Another exciting episode was when, at the 2013 Bowling Green conference, some of the feminist scholars on a panel on women in metal scenes, were critical of my work. They argued that, in discussing sexism and misogyny in metal, I had underestimated women’s agency. Serious engagement and critique like that is exactly what a scholar hopes to achieve in publishing a book. That said, I attended a local metal show on the evening of the panel and a singer of one of the bands introduced a song with the word ‘this song is about fucking sluts!’. After that, a fight broke out in the moshpit. So I thought, ‘hmmm…maybe I wasn’t completely wrong’!
What advice would to give a young scholar of Metal to try to advance the field of Metal Studies?
I think it’s vital that metal scholars don’t just read the burgeoning academic literature on metal. There is a lot of work out there now, but any kind of scholarship benefits from a wider perspective. So, my advice would be to ground oneself in a wider academic discipline and to contextualise metal within a broader landscape.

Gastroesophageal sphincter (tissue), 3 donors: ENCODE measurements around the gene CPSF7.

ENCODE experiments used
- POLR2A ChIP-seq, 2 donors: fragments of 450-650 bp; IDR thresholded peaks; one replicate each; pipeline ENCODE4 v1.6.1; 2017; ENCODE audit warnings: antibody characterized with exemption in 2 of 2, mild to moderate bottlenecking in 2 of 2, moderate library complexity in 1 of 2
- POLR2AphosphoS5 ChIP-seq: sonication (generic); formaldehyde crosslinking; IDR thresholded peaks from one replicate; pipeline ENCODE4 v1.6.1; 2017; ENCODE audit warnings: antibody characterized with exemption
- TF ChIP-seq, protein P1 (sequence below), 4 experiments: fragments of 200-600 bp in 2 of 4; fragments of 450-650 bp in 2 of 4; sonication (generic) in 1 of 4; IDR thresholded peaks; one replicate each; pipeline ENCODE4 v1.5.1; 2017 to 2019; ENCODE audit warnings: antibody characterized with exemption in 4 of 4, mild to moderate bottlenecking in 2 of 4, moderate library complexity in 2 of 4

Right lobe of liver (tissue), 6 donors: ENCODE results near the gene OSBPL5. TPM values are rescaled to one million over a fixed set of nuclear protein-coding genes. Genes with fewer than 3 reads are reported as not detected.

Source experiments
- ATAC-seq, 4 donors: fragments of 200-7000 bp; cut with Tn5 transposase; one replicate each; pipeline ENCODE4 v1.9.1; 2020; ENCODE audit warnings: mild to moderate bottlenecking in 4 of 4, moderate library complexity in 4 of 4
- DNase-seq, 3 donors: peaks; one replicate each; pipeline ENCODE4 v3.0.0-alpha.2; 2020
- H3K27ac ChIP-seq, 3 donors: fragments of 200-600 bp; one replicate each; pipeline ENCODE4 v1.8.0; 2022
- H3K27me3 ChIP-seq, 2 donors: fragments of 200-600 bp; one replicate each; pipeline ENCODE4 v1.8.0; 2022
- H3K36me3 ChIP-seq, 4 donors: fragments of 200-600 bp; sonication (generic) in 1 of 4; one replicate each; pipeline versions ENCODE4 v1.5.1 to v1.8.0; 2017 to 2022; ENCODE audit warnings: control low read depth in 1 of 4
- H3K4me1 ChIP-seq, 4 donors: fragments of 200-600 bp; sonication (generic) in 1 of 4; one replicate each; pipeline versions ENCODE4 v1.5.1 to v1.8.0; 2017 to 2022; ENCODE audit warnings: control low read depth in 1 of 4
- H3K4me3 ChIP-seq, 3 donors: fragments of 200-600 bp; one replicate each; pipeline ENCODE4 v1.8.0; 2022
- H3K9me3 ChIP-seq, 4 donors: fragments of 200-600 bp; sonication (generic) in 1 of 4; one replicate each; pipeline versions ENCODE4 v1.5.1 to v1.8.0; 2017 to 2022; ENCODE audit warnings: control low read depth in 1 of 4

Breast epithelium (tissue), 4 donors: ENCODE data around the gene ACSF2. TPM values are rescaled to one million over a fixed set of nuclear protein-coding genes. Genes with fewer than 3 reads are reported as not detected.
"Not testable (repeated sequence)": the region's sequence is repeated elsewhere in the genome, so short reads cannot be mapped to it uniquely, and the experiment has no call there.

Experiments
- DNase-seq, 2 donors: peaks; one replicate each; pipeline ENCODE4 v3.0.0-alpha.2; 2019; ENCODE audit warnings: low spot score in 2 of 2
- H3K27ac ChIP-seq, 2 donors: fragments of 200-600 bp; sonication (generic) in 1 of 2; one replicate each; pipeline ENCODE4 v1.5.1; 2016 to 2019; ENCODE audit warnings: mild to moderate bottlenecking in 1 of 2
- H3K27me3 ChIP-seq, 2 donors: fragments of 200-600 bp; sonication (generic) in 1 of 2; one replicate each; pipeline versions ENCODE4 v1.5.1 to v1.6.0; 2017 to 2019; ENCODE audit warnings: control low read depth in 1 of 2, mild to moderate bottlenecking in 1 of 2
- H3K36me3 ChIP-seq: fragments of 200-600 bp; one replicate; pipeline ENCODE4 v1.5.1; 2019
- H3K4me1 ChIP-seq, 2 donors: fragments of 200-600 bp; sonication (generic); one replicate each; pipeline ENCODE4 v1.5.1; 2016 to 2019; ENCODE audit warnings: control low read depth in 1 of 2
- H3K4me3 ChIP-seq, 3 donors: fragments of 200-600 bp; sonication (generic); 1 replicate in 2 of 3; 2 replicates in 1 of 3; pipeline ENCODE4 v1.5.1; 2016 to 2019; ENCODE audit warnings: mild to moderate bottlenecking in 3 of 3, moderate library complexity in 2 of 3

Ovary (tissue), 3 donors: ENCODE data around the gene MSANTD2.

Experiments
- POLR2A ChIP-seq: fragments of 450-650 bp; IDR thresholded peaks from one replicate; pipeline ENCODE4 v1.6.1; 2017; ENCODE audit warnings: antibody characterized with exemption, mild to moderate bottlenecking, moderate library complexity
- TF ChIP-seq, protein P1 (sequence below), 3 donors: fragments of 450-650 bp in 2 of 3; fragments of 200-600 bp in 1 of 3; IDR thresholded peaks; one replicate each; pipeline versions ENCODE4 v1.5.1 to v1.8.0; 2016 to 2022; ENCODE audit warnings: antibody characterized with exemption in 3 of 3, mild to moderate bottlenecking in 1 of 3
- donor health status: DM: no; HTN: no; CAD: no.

The other thing I would say is that the aim of doing scholarship in metal shouldn’t just be to talk about the music you love (although that can certainly be part of it). Rather, it’s to ask tough questions about metal and help us understand what metal means in a complex world. That means challenging yourself to think about metal differently, to expose yourself to forms of metal and metal scenes about which you know little.
Aside perhaps from the obvious answer of funding, what is the biggest challenge for you as a sociologist to develop the study and understanding of Heavy Metal?